Objections or refusals by a designated country's Trademarks Office is communicated to WIPO and passed on by WIPO to you / your agent (e.g. Iptica). In responding to such objections or refusals, you will need to engage with the designated country's Trademarks Office directly (or via an agent), applying the procedures provided in that country's trademarks law.

Filing your international trademark through Iptica provides access to experienced trademark attorneys who will assist you in responding to any objections or refusals that WIPO or a designated country may issue. Their rates are much lower than the industry average. But, should you wish to use another trademark attorney of your choosing, you are free to do so.

What if my South African trademark is refused?

Your international trademark is "linked" to your South African trademark for 5 years from filing the international trademark. If your South African trademark is refused during this period or lapses due to non‐payment of a renewal fee, your international trademark will be cancelled.

However:

Upload your South African trademarks to the PayAnnuity trademark renewal system to ensure that trademarks are renewed on time and affordably.

Should your South African registration be refused or lapse and your international trademark consequently be cancelled, you may during a period of 3 months convert the international trademark into a series of national trademarks in the designated countries.

After 5 years from filing, the international trademark is no longer exposed to a change in the status of the South African trademark.

For this reason, we suggest: conducting a registrability search before filing the South African trademark; and filing the South African trademark via a trademark attorney.

Cost to add a designated country

To add a designated country / countries after filing your international trademark costs about US$310 as an official basic fee plus approximately US$220 per additional country designation.

Note: Subsequent designated countries are renewable on the same day that the international trademark falls due for renewal.

How do I mark my product / packaging with the international trademark?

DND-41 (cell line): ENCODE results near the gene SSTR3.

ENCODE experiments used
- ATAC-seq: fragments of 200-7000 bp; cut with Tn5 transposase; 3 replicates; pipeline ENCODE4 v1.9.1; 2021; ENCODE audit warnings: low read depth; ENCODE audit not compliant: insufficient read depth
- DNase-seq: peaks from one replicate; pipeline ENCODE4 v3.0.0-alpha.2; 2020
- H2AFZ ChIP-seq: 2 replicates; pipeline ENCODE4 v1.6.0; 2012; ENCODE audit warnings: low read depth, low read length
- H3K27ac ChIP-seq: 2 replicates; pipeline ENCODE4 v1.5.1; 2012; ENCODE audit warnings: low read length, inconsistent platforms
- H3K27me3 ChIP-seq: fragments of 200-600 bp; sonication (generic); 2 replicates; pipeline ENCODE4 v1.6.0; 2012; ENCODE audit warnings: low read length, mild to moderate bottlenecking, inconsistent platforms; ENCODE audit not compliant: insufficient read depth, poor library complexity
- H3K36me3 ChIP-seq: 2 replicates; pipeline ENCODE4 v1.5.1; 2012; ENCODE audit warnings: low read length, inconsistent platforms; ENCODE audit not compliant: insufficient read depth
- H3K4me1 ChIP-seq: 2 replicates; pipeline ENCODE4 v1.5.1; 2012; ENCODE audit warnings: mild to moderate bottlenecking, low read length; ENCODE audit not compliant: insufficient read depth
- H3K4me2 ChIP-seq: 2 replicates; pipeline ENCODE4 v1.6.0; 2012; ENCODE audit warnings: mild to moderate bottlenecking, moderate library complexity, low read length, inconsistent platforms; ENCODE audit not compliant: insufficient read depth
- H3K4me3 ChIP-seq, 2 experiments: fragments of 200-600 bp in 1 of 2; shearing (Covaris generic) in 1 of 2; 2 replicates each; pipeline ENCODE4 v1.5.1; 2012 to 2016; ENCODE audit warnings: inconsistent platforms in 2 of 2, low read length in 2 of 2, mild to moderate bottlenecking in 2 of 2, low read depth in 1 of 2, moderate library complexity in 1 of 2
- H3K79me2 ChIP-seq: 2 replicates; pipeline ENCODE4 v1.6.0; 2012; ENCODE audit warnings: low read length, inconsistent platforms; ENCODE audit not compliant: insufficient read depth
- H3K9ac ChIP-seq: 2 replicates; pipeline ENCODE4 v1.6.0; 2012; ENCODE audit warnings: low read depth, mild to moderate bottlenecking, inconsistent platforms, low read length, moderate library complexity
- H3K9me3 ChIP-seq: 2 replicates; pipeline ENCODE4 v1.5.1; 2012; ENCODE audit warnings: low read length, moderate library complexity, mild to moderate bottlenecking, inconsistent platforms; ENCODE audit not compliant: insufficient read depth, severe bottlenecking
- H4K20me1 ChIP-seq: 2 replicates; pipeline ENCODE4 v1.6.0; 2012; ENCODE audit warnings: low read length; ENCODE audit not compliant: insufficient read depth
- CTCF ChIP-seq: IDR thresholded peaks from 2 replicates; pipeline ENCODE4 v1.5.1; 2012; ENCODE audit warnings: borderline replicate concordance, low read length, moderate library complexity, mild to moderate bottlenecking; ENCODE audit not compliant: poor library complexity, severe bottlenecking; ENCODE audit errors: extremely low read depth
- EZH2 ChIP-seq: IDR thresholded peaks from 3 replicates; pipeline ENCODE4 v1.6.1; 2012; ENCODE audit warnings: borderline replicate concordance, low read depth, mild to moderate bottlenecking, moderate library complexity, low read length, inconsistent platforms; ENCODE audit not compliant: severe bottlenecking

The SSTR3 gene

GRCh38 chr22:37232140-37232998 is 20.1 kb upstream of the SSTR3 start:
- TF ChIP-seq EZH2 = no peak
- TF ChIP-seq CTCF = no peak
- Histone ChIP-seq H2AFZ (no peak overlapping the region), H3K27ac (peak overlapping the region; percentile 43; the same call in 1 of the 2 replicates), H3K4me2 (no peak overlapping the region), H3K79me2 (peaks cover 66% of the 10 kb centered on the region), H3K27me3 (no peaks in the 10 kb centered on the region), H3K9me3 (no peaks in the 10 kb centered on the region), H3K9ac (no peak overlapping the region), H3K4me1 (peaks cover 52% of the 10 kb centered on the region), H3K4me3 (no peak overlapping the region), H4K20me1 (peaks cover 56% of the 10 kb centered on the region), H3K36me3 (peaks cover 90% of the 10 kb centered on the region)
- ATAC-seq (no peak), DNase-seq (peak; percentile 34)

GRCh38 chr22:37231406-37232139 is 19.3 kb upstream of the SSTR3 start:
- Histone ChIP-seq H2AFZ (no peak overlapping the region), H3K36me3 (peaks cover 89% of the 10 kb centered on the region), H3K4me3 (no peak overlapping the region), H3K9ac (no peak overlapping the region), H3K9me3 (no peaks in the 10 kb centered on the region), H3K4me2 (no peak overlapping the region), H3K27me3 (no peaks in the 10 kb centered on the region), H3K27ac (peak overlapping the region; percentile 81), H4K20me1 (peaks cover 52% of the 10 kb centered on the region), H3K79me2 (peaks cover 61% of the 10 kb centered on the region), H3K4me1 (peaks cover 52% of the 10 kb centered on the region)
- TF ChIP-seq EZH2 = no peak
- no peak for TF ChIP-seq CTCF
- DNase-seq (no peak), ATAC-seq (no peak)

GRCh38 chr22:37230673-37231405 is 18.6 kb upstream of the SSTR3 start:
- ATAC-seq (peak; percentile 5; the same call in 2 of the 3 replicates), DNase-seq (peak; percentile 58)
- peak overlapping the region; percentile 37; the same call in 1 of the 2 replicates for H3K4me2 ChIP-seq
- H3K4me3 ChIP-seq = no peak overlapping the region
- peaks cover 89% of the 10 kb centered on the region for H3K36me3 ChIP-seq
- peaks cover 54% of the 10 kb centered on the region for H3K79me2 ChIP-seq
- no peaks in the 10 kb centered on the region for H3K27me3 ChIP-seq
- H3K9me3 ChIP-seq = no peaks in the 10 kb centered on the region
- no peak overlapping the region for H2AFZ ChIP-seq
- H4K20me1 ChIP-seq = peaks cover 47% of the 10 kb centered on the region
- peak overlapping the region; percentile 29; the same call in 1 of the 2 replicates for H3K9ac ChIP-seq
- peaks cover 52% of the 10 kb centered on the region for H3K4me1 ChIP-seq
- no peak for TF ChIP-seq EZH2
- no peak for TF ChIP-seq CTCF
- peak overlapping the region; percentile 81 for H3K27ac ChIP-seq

After filing your international trademark, you may claim that your product / service is "Trademark Pending". You may also associate the "TM" superscript with your mark (e.g. OUMA'S™). Only when your international trademark is registered in a designated country may you use the ® symbol in that country.

Watching searches to identify conflicting trademarks that may be filed by third parties

WIPO automatically adds your international trademark to its "watching search" system, and alerts you to conflicting trademarks that may subsequently be filed by third parties in the same class(es).

There is no good reason to duplicate watching searches, especially if the duplicate watching search comes at a cost.

May I assign my international trademark?

You may freely assign an international trademark after filing. However, the assignee will need to be a person that qualifies as an applicant for an international trademark.

Recording assignment of the international trademark with WIPO is effective in all designated countries.

Can I record licences, or changes of applicant, applicant name or applicant address against the international trademark?

Recording of licences, assignments, changes in the applicant's name and changes in the applicant's address may be recorded against the international trademark after registration. These recordals are effective in each designated country that permits such recordals.